Getting copyrights (1 Viewer)

dreamdelerium

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hey guys, i was wondering if someone could help. im currently serving in the Peace Corps (a two year voluneer program working with community development, hiv/aids, etc) in africa. i designed an application the government would be using in all of its social welfare offices. im not getting paid for it and want nothing in return. im afraid, though, that when i return to america im afraid someone will claim the program as theirs and try to make money off of it (theres some corruption in the government workers). how do i go about copyrighting it, is it free, is it international, etc. anything woul be great. thanks
 

Rabbie

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Make sure that you clearly state on all forms/reports and in any code modules that you own the copyright
 

The_Doc_Man

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In general there are precise ways to state this. But I'm not a lawyer and I didn't sleep at a Holiday Inn Express last night, so take this cum grano.

For starters, the copyright notice MUST state that it is copyrighted material, must name the owner, must name the date of the copyright, and the key phrase "ALL RIGHTS RESERVED" must be part of the notice. If you cannot use a circle-c copyright character from the WingDings font set, then you can use (c) in its place. That is left-parenthesis lower-case-c right-parenthesis with NO SPACES in that sequence.

Second, when the program in question runs, it must clearly include a visual notice of being copyright (perhaps as part of a startup or splash screen.) Again, the name of the owner, date, and "ALL RIGHTS RESERVED" must be clearly and prominently displayed. Again, the circle-c is preferred but (c) is allowed.

Third, every module, form, and report must include this information. For modules, you probably will want to use the (c) construct, but on forms and reports it might be possible to use the circle-c symbol by judicious juxtaposing of multiple label controls.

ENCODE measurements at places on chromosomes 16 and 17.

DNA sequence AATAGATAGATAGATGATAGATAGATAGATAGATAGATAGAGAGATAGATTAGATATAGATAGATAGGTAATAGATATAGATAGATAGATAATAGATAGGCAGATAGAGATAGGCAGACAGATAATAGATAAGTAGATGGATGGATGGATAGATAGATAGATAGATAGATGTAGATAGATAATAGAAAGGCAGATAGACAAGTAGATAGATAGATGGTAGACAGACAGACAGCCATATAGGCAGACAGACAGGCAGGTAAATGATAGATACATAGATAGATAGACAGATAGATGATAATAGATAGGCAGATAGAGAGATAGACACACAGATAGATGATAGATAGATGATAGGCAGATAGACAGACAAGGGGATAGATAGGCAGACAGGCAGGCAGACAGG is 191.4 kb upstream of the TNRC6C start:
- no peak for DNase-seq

Fourth, depending on your locale, other laws will certainly apply. For instance, in the USA, to do a "real" copyright you should send excerpts of the material to the US Copyright Office (look them up on the web). The application costs $25 US.

Fifth, ASAP contact a lawyer familiar with international copyright law - or look that up on the web to see further requirements. What I stated is a rough and ragged minimum that only gives you a leg to stand on (so to speak), it is necessarily enough to truly lock down the code. I believe the "all rights reserved" must include "under internation laws" but the precise form might have changed since the last time I looked.

Sixth, once your code and application stabilize, burn a copy to CD-ROM (and write-lock the CD if it is multi-write type). The burned copy MUST include the fully panoply of all copyright notices - in the code, in any documentation, and with all forms, reports, etc. also set up to prominently exhibit the notice. This burned and write-protect copy is your safety net. Once you have burned it, get a friend to be your witness to SIGN AND DATE the top side of the CD. You sign and date it too. OK, if you can find a place that will seal that in plastic for you, do so. NEVER open that puppy until/unless you have to go to court to prove when you had such code. Perhaps you can get it vacuum-sealed in a non-adhesive container for which the edges are heat-sealed.
 

boblarson

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Just a quick addendum to Doc's post -